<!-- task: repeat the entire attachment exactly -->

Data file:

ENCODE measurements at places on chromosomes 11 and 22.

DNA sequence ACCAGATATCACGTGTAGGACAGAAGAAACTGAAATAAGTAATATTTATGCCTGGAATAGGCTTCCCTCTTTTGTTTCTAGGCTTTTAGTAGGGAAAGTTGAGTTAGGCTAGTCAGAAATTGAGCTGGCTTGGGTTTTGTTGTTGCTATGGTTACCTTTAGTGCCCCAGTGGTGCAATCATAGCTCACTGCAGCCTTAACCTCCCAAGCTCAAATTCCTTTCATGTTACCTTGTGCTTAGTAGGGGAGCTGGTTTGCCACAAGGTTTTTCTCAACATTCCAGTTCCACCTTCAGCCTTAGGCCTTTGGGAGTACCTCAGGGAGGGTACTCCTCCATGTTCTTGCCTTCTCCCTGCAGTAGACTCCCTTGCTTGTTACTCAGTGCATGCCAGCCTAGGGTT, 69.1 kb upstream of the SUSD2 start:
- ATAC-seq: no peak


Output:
ENCODE measurements at places on chromosomes 11 and 22.

DNA sequence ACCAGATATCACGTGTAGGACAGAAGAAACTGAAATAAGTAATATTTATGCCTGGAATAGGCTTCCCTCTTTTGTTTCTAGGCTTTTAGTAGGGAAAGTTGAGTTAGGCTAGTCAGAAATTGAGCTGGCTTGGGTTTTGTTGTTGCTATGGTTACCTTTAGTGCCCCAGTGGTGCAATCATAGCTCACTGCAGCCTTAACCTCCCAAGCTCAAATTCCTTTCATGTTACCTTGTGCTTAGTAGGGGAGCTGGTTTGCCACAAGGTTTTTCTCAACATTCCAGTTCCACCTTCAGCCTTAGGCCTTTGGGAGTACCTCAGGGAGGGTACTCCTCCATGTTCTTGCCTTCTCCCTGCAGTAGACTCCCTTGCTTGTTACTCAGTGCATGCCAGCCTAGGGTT, 69.1 kb upstream of the SUSD2 start:
- ATAC-seq: no peak